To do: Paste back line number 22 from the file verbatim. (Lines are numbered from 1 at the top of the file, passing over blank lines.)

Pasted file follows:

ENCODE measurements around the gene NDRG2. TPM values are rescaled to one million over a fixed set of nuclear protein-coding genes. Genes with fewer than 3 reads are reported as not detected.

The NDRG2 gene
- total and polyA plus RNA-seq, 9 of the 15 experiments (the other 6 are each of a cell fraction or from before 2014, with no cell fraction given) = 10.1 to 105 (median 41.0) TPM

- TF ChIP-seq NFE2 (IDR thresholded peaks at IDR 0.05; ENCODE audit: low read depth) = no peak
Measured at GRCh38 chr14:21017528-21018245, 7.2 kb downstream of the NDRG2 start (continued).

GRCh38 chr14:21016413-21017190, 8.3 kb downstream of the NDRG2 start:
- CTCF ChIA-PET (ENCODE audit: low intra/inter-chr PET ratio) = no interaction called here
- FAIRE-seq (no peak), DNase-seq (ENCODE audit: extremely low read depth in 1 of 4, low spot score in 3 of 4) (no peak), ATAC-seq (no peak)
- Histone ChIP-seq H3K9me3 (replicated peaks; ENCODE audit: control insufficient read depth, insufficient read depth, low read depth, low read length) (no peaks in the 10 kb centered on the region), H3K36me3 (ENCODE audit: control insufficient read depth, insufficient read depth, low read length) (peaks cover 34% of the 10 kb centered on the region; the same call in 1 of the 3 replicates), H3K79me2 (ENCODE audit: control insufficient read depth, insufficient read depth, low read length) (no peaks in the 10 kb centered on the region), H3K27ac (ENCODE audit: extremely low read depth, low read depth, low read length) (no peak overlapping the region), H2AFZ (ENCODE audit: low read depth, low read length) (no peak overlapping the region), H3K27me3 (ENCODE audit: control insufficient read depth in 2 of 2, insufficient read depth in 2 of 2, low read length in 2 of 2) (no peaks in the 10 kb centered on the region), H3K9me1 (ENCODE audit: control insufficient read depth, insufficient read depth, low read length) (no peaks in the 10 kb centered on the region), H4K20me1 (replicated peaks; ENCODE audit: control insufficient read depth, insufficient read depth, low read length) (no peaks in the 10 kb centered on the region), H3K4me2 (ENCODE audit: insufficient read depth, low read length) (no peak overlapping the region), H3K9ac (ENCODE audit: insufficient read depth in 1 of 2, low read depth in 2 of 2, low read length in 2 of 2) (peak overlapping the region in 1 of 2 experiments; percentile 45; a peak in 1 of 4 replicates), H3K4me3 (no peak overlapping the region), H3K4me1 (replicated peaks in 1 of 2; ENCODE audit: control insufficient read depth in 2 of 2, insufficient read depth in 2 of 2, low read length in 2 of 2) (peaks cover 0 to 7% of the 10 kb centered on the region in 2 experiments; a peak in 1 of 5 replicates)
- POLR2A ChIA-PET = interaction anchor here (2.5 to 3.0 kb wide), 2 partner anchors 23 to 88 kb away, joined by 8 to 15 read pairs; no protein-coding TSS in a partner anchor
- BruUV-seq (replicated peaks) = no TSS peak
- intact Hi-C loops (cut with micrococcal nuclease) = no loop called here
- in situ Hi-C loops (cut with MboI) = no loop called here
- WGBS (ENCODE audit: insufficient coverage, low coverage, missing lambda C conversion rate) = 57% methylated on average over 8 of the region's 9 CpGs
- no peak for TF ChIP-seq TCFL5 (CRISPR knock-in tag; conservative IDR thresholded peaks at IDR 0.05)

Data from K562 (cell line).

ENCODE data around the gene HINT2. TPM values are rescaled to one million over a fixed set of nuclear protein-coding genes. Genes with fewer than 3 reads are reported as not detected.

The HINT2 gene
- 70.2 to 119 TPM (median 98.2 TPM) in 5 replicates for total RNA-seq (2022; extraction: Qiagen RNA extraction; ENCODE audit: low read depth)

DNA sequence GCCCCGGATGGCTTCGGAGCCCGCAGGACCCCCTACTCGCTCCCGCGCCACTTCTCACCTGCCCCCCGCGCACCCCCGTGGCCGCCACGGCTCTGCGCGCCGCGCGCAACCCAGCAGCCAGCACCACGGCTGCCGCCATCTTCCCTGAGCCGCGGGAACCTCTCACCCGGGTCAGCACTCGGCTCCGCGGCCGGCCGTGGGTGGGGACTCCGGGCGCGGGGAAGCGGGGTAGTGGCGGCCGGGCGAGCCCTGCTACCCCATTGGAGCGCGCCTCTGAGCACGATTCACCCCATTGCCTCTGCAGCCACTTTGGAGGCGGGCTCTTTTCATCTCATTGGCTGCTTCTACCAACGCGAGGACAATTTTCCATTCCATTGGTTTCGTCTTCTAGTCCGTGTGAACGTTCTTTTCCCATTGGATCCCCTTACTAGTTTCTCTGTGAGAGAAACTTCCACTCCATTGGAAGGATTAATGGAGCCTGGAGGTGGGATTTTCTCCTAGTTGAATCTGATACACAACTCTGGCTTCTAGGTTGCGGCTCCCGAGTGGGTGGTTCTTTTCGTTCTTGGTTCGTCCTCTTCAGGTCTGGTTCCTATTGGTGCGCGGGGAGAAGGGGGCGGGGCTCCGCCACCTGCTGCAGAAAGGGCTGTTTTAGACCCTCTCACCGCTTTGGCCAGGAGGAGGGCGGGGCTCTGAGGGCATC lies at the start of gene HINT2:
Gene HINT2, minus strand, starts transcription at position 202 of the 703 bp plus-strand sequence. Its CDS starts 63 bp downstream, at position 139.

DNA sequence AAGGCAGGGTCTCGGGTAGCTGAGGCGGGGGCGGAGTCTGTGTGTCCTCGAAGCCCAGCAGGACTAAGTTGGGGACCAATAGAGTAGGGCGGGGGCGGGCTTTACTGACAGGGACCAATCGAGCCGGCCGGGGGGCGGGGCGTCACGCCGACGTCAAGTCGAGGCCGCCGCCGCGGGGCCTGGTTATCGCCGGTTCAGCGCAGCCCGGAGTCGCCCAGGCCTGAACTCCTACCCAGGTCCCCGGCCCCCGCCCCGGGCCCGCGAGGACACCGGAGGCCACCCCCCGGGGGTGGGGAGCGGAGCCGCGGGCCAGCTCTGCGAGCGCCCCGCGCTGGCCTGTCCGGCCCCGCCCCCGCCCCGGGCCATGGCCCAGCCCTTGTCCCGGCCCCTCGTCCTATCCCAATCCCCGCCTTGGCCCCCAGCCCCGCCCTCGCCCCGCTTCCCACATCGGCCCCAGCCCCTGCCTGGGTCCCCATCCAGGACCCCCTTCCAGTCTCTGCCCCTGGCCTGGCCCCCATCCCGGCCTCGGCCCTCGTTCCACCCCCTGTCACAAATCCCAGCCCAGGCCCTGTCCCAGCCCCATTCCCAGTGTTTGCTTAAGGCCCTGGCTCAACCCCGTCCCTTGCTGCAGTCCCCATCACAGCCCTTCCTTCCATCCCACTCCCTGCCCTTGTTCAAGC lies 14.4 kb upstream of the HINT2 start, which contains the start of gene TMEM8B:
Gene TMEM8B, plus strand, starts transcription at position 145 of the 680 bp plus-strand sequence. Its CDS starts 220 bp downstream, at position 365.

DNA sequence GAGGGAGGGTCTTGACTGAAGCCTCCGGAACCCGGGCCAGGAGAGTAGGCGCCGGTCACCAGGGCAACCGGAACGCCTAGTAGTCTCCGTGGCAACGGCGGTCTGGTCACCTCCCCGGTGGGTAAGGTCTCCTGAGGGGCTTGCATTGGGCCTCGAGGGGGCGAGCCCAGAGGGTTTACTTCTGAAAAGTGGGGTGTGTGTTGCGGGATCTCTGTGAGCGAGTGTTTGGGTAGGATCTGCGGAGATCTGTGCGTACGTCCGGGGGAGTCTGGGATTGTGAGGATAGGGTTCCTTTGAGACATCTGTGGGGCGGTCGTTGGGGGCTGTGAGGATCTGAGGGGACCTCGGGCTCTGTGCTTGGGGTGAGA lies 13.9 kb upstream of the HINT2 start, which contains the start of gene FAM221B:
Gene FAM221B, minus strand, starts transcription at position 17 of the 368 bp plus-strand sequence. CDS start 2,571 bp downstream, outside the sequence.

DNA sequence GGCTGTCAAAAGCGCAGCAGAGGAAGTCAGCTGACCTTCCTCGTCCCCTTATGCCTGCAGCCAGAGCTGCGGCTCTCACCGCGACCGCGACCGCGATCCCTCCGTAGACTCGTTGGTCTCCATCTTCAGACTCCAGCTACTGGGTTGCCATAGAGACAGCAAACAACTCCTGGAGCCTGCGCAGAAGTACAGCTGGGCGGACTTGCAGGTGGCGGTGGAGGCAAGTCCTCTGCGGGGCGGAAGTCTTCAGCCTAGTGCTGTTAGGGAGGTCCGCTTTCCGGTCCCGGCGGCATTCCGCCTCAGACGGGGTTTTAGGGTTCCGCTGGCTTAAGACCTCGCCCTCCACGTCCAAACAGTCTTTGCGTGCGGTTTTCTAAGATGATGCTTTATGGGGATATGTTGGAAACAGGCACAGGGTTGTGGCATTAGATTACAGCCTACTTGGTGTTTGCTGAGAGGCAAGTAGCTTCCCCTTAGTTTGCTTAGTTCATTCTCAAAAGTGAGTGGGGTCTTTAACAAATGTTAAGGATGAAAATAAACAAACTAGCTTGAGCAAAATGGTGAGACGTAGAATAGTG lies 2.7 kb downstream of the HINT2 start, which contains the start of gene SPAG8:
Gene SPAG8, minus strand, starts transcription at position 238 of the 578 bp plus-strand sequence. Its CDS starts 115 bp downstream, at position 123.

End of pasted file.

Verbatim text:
DNA sequence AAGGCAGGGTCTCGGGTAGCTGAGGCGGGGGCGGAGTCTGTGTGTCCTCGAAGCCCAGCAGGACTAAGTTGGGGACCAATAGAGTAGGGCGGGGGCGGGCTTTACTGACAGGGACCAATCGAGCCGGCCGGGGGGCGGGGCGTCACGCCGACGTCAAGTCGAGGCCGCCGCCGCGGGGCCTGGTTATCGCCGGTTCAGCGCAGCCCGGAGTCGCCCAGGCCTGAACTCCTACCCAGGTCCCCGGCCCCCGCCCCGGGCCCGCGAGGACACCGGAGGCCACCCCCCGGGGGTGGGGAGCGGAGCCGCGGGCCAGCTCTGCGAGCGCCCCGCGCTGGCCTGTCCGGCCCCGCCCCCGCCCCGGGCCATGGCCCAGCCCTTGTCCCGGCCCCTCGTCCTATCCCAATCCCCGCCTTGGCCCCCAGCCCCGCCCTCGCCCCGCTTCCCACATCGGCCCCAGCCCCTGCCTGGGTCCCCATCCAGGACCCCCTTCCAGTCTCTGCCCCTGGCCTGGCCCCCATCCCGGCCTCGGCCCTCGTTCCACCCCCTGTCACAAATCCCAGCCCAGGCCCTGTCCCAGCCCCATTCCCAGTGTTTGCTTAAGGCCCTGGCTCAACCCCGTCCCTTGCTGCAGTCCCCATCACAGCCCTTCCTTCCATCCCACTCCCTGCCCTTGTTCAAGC lies 14.4 kb upstream of the HINT2 start, which contains the start of gene TMEM8B: